Liver Infection Brings On By Hepatitis C Virus.jpg

A liver infection known as hepatitis C is brought on by the hepatitis C virus (HCV). Blood from an infected person can spread hepatitis C to other people.

Liver Infection Brings On By Hepatitis C Virus.jpg

A liver infection known as hepatitis C is brought on by the hepatitis C virus (HCV). Blood from an infected person can spread hepatitis C to other people. These days, sharing needles or other injecting equipment is how most people contract the hepatitis C virus.

Hepatitis C is a short-term illness for some people, but it develops into a long-term, chronic infection for more than half of those who contract the virus. Serious, potentially fatal health issues like cirrhosis and liver cancer can arise from chronic hepatitis C. People with chronic hepatitis C frequently experience no symptoms and feel healthy. When symptoms arise, they frequently indicate advanced liver disease.

Chronic liver hepatitis C is the name for the hepatitis C virus infection that lasts for a long time. Until the virus injures the liver to the point where it results in the signs and symptoms of liver disease, chronic hepatitis C is typically a silent infection for many years.

The following signs and symptoms can occur: bruising easily, bleeding easily, fatigue, poor appetite, jaundice, dark urine, itchy skin, ascites, swelling in the legs, weight loss, confusion, drowsiness, and slurred speech (hepatic encephalopathy), and spider-like blood vessels on the skin (spider angiomas). Every case of chronic hepatitis C begins with an acute stage. Because acute hepatitis C rarely causes symptoms, it frequently goes undiagnosed.

Jaundice is one of the possible signs and symptoms, along with fatigue, nausea, fever, and muscle aches. Acute symptoms start to show one to three months after virus exposure and last for two to three month.

Risk factors of HCV:

The HCV virus spreads mainly through contact with blood and blood products. The main factors contributing to the spread of HCV in the United States have been blood transfusions and sharing of used needles and syringes.

Transfusion-related hepatitis C has essentially disappeared since the introduction of routine blood testing for HCV antibody in 1991 and improvements to the test in mid-1992. The most frequent risk factor for developing the condition at the moment is using injection drugs. However, some patients develop hepatitis C with no known exposure to drugs or blood.

The following people are most vulnerable to contracting hepatitis C:

• Individuals who received blood transfusions, blood products, or organ donations prior to June 1992, when sensitive HCV tests for blood screening were introduced.

• Nurses who experience needlestick injuries.

• People who inject drugs, including those who may have used drugs in the past but not recently.

• Children whose mothers have HCV infection.

• Those who engage in high-risk sexual behaviour, have numerous partners, or have STDs.

• People who have shared toothbrushes, razors, and other personal items with a family member who is HCV-infected.

• People who snort cocaine while using shared equipment.

Prevalence of HCV in Pakistan (national prospect):

9.8 million people worldwide live with chronic HCV, making Pakistan the country with the second highest prevalence. Pakistan may currently be the nation with the highest burden due to recent developments in Egypt. Blood transfusions (15%), hospitalisation history (14%), dental work (13%), use of injections (12%), and surgical history (9%), among other factors, are the biggest risk factors for the spread of HCV.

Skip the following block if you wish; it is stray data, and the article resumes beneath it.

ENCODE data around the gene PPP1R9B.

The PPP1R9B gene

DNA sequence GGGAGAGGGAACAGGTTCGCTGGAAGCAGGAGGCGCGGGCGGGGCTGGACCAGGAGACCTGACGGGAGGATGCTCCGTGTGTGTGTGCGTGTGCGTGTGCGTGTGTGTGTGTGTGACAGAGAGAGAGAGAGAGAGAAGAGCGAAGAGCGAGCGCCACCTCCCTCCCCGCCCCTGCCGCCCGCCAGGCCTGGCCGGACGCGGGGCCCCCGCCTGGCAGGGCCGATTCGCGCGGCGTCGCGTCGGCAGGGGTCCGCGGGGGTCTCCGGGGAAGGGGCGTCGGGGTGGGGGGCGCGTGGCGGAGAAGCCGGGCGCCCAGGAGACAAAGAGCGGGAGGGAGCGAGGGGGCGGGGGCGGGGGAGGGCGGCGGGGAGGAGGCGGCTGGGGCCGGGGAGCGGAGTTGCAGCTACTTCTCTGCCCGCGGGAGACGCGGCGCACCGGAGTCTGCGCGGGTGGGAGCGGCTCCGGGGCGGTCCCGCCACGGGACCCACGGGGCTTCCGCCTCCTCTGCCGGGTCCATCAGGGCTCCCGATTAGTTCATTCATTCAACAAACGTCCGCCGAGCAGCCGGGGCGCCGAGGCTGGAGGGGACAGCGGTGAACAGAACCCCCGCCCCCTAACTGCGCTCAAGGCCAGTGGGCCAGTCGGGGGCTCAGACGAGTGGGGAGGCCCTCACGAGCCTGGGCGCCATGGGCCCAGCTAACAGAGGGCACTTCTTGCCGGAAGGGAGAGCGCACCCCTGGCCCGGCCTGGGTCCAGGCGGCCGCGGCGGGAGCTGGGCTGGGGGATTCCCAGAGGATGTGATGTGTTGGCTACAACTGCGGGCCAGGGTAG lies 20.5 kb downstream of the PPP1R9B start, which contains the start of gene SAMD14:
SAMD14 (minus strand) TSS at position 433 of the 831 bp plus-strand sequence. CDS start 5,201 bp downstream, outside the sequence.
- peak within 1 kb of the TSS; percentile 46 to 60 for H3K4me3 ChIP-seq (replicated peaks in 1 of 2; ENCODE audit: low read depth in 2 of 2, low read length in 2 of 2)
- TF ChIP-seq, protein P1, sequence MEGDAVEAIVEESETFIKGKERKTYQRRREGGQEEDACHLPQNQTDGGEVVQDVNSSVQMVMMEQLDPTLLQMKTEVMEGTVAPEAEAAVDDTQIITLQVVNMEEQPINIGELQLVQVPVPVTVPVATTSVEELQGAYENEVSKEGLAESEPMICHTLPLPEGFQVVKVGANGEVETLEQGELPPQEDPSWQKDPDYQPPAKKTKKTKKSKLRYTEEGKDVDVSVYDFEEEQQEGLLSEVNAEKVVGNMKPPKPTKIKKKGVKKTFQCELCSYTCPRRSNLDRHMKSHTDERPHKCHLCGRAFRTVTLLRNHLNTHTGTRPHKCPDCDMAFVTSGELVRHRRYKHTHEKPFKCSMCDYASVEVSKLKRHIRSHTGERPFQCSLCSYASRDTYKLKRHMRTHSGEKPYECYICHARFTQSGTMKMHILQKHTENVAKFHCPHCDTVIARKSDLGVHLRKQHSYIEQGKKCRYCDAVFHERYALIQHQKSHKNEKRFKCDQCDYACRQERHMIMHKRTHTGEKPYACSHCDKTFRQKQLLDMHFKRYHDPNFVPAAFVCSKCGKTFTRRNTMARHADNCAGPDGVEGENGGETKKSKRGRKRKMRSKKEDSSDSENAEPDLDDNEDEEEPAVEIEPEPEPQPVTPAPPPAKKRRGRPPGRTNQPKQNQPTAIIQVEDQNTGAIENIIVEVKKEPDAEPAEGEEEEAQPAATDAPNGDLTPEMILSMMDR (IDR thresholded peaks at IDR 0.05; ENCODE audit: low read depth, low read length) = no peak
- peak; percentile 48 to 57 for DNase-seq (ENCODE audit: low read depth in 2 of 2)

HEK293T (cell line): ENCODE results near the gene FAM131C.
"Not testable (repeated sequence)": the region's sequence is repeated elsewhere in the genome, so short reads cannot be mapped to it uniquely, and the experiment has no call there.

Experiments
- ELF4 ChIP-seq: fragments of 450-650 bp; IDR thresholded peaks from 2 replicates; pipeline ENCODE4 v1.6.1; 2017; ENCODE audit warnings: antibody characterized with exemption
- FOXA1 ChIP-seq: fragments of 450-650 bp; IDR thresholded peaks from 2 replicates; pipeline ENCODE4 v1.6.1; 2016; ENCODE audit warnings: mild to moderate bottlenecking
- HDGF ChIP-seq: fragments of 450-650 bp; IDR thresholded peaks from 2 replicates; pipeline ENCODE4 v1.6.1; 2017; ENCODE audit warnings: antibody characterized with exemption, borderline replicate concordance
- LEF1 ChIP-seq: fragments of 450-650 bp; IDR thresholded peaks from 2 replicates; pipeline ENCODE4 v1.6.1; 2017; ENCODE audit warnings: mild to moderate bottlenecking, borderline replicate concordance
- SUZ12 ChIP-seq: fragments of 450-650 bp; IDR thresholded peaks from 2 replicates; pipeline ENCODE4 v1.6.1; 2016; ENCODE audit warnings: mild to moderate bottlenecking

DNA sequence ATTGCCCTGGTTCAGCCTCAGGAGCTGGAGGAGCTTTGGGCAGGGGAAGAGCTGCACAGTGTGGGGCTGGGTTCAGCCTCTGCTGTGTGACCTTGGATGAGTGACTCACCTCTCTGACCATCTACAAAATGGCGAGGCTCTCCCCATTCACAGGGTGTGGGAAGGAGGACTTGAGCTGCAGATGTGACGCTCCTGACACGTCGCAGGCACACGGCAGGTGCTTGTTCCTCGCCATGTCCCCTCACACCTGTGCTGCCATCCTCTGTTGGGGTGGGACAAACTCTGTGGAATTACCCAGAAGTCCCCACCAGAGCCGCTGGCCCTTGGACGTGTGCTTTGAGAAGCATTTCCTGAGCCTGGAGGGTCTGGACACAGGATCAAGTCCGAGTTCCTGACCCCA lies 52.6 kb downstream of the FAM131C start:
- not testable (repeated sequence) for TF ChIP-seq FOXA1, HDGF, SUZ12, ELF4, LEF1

Hepatitis elimination goals have been set, despite Pakistan outdated hepatitis strategy. The National Hepatitis Strategic Framework for Pakistan (2017–2021) is currently out of date. Pakistan has set goals to eradicate hepatitis B (HBV) and hepatitis C by 2030. (HCV).

By screening 50% of the eligible population, the prime minister hopes to reach 69 million people with anti-HCV screening and 5.15 million with PCR confirmation testing between July 2020 and June 2025. Furthermore, the Prime Minister announced an ambitious programme for HCV Elimination in July 2019 that aims to treat 9.8 million HCV patients by 2030. This programme is currently waiting for funding to begin.

Next steps to reach hepatitis elimination:

• Updating the National Strategic Framework for the upcoming implementation period is one of the upcoming steps for the elimination of hepatitis in Pakistan. Another is improving surveillance of viral hepatitis C by updating case definitions.

• Increase the national rate of hepatitis C birth dose vaccination by implementing catch-up vaccination for children over 5 and for populations at risk.

• Increase HCV testing and treatment by expanding early micro-elimination initiatives, collaborating with community-based groups, and decentralising HCV care to clinics and primary care facilities.

HCV in the world (international prospect):

All WHO regions have HCV prevalence. There are 12 million chronically ill people in each of the two regions with the highest disease burdens, the Eastern Mediterranean and Europe. An estimated 10 million individuals are thought to have a chronic infection in each of the Western Pacific and South-East Asia regions. The African region has 9 million chronically infected people, while the Americas region has 5 million.

This article is jointly authored by Wajeeha Rafaqat, Dr. Sohail Sajid, Dr. Urfa Bin Tahir, Dr. Aisha Khatoon and Mahvish Rajpoot.


By wajeeha Rafaqat

Microbiologist Epidemiologist